By Alex Dobuzinskis and Kim Palmer
(Reuters) - The mayor and police chief of Cleveland next week will outline what security measures they would take for the Republican National Convention, officials said after a civil rights group and a police union criticized aspects of the preparations.
Donald Trump, the presumptive Republican presidential nominee, has drawn intense protests at campaign stops this year. At times the demonstrations have resulted in violence between his supporters and opponents.
Officials in Cleveland are gearing up for the thousands of demonstrators expected outside the convention, scheduled from July 18 to 21. The event will culminate with the party anointing the billionaire real estate developer as its nominee for the November general election.
Cleveland Mayor Frank Jackson will join the police chief and other city officials on Tuesday to present a "comprehensive overview of security preparations" for the convention, the mayor said in a statement.
"Despite rumors, the Division of Police is prepared and is on track with its planning goals," the statement said.
The announcement comes after the American Civil Liberties Union on May 19 accused the city of taking too long to issue permits to protesters planning demonstrations at the convention.
The city has since said it will allow application for permits starting on Tuesday, the same day officials will outline security plans.
The Cleveland Police Patrolmen's Association also has objected to certain parts of the city's plan.
The union filed a grievance over an order prohibiting officers from taking vacations for several days before and after the convention. That prompted an arbitrator to order the city to pay overtime to officers who would lose out on vacation time, according to a copy of the ruling posted at news website Cleveland.com.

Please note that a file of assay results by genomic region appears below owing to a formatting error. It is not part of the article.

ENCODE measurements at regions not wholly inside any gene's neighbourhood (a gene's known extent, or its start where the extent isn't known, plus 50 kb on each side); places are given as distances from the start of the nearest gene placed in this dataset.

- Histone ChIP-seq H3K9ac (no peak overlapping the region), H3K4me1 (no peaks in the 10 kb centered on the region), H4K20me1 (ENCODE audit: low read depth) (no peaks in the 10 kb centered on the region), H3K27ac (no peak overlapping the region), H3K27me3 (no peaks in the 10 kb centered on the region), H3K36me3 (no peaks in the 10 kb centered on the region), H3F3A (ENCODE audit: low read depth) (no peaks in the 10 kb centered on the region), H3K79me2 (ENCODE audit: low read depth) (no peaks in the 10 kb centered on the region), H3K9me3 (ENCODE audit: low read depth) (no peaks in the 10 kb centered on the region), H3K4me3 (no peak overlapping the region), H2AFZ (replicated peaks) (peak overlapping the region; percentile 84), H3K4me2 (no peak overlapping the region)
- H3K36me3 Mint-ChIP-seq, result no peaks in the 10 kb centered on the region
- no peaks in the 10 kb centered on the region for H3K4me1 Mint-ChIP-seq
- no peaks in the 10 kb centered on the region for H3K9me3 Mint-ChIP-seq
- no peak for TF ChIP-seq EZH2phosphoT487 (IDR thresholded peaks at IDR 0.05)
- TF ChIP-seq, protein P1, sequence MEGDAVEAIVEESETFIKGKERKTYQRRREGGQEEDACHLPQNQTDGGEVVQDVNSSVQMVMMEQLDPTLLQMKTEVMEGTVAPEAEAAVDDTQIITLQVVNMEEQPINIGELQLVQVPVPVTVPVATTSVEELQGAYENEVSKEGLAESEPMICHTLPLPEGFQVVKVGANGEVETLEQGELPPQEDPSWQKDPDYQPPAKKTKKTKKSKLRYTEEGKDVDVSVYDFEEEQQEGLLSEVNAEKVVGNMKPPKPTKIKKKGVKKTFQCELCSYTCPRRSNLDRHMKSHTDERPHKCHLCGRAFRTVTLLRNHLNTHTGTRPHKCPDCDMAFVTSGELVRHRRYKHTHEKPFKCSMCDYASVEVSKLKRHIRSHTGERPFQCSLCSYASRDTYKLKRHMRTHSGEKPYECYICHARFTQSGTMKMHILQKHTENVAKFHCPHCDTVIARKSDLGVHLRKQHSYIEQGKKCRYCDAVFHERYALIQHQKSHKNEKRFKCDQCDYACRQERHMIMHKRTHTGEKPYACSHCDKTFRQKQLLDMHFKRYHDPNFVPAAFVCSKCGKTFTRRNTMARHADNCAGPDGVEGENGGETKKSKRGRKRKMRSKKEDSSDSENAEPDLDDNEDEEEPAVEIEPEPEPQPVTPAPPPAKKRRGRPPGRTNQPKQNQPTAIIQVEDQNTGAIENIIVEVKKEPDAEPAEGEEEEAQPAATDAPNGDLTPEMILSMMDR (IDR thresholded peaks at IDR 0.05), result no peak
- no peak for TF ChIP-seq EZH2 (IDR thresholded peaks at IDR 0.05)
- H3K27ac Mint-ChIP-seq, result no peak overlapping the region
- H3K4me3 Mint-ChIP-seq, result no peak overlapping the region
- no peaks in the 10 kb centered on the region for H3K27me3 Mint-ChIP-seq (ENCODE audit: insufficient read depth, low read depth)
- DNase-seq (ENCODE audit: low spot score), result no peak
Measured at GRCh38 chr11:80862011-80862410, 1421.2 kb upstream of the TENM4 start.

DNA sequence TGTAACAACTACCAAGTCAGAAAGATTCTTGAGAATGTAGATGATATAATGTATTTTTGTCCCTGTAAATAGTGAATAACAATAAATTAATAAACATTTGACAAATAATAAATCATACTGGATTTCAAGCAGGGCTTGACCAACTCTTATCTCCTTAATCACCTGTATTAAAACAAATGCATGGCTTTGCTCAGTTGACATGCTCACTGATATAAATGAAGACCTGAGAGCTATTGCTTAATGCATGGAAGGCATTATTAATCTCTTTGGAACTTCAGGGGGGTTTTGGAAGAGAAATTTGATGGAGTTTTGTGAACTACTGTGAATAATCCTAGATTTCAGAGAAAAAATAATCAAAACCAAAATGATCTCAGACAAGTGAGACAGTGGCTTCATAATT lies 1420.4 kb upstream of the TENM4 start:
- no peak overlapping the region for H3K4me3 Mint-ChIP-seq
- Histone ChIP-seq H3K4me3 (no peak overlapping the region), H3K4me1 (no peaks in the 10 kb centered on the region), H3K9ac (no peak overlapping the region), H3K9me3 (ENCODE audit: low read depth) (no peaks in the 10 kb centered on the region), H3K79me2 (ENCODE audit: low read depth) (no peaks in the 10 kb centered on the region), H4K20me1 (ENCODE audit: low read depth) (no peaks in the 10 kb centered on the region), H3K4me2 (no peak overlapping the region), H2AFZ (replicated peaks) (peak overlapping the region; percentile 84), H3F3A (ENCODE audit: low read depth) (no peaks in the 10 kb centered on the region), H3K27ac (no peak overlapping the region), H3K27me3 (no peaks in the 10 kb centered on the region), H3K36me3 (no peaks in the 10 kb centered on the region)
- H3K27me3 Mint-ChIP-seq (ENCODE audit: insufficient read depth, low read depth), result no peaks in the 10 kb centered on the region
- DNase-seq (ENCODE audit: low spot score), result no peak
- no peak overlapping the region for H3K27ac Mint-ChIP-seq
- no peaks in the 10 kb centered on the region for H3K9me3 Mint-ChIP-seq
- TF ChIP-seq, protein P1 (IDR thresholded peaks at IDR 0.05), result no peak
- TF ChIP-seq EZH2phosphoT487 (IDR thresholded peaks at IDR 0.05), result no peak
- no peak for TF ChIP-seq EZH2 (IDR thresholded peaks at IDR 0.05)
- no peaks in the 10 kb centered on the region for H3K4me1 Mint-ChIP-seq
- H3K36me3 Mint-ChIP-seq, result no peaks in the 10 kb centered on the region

Cleveland officials are marshalling a force of about 5,000 officers, including police from other law enforcement agencies, to provide security for the convention, City Council members have said.
Council members earlier this month raised questions about the lack of transparency in Cleveland's plans for the convention.
But Police Chief Calvin Williams has said the city must withhold certain information to stymie anyone seeking to disrupt the convention. He has declined to say how many officers will be assigned to the event.
Protests against Trump dogged his appearance on Friday in San Diego, where more than 1,000 demonstrators turned up and 35 were arrested, and on Tuesday night in Albuquerque, New Mexico, where protesters threw rocks and bottles at police.
(Reporting by Kim Palmer in Wilmington, Vermont, and Alex Dobuzinskis in Los Angeles, Editing by Franklin Paul)